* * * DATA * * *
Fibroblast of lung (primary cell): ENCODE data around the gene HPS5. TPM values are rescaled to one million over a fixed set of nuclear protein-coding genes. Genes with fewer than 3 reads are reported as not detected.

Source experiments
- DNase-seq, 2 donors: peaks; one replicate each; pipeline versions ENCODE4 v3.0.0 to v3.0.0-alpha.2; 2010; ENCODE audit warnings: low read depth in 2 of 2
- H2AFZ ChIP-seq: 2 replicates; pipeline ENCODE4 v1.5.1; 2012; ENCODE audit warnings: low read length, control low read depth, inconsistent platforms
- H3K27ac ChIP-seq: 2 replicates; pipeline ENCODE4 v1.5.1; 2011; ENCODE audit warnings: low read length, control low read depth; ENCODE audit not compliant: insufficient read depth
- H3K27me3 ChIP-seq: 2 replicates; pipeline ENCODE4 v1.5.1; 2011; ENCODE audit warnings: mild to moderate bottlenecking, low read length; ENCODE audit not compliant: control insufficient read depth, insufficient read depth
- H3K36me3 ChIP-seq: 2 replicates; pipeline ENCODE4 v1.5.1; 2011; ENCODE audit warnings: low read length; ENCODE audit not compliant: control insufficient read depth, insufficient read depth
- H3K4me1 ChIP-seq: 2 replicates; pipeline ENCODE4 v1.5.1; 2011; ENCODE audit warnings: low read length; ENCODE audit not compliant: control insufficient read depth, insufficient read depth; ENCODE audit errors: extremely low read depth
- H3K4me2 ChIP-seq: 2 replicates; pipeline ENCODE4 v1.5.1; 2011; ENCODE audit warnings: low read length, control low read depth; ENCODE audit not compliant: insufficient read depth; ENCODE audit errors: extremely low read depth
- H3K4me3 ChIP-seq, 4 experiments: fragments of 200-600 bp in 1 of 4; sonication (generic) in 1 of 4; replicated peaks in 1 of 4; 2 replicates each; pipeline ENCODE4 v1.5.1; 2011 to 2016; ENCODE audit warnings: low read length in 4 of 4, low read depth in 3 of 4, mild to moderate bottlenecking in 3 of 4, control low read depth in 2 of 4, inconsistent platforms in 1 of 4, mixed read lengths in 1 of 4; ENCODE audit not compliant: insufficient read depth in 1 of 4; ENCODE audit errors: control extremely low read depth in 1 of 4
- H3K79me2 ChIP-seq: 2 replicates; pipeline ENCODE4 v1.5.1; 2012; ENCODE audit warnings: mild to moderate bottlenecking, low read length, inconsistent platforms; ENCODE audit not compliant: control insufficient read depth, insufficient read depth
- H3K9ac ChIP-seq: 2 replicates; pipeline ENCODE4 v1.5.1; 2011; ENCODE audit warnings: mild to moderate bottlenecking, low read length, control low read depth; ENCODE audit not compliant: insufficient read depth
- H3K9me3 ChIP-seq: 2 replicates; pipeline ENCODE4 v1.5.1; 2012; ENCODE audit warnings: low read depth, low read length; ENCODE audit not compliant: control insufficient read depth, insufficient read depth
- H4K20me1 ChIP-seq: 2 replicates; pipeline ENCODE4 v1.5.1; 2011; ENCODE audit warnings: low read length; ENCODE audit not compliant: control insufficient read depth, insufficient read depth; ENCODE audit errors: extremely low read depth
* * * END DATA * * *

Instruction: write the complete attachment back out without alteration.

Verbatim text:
Fibroblast of lung (primary cell): ENCODE data around the gene HPS5. TPM values are rescaled to one million over a fixed set of nuclear protein-coding genes. Genes with fewer than 3 reads are reported as not detected.

Source experiments
- DNase-seq, 2 donors: peaks; one replicate each; pipeline versions ENCODE4 v3.0.0 to v3.0.0-alpha.2; 2010; ENCODE audit warnings: low read depth in 2 of 2
- H2AFZ ChIP-seq: 2 replicates; pipeline ENCODE4 v1.5.1; 2012; ENCODE audit warnings: low read length, control low read depth, inconsistent platforms
- H3K27ac ChIP-seq: 2 replicates; pipeline ENCODE4 v1.5.1; 2011; ENCODE audit warnings: low read length, control low read depth; ENCODE audit not compliant: insufficient read depth
- H3K27me3 ChIP-seq: 2 replicates; pipeline ENCODE4 v1.5.1; 2011; ENCODE audit warnings: mild to moderate bottlenecking, low read length; ENCODE audit not compliant: control insufficient read depth, insufficient read depth
- H3K36me3 ChIP-seq: 2 replicates; pipeline ENCODE4 v1.5.1; 2011; ENCODE audit warnings: low read length; ENCODE audit not compliant: control insufficient read depth, insufficient read depth
- H3K4me1 ChIP-seq: 2 replicates; pipeline ENCODE4 v1.5.1; 2011; ENCODE audit warnings: low read length; ENCODE audit not compliant: control insufficient read depth, insufficient read depth; ENCODE audit errors: extremely low read depth
- H3K4me2 ChIP-seq: 2 replicates; pipeline ENCODE4 v1.5.1; 2011; ENCODE audit warnings: low read length, control low read depth; ENCODE audit not compliant: insufficient read depth; ENCODE audit errors: extremely low read depth
- H3K4me3 ChIP-seq, 4 experiments: fragments of 200-600 bp in 1 of 4; sonication (generic) in 1 of 4; replicated peaks in 1 of 4; 2 replicates each; pipeline ENCODE4 v1.5.1; 2011 to 2016; ENCODE audit warnings: low read length in 4 of 4, low read depth in 3 of 4, mild to moderate bottlenecking in 3 of 4, control low read depth in 2 of 4, inconsistent platforms in 1 of 4, mixed read lengths in 1 of 4; ENCODE audit not compliant: insufficient read depth in 1 of 4; ENCODE audit errors: control extremely low read depth in 1 of 4
- H3K79me2 ChIP-seq: 2 replicates; pipeline ENCODE4 v1.5.1; 2012; ENCODE audit warnings: mild to moderate bottlenecking, low read length, inconsistent platforms; ENCODE audit not compliant: control insufficient read depth, insufficient read depth
- H3K9ac ChIP-seq: 2 replicates; pipeline ENCODE4 v1.5.1; 2011; ENCODE audit warnings: mild to moderate bottlenecking, low read length, control low read depth; ENCODE audit not compliant: insufficient read depth
- H3K9me3 ChIP-seq: 2 replicates; pipeline ENCODE4 v1.5.1; 2012; ENCODE audit warnings: low read depth, low read length; ENCODE audit not compliant: control insufficient read depth, insufficient read depth
- H4K20me1 ChIP-seq: 2 replicates; pipeline ENCODE4 v1.5.1; 2011; ENCODE audit warnings: low read length; ENCODE audit not compliant: control insufficient read depth, insufficient read depth; ENCODE audit errors: extremely low read depth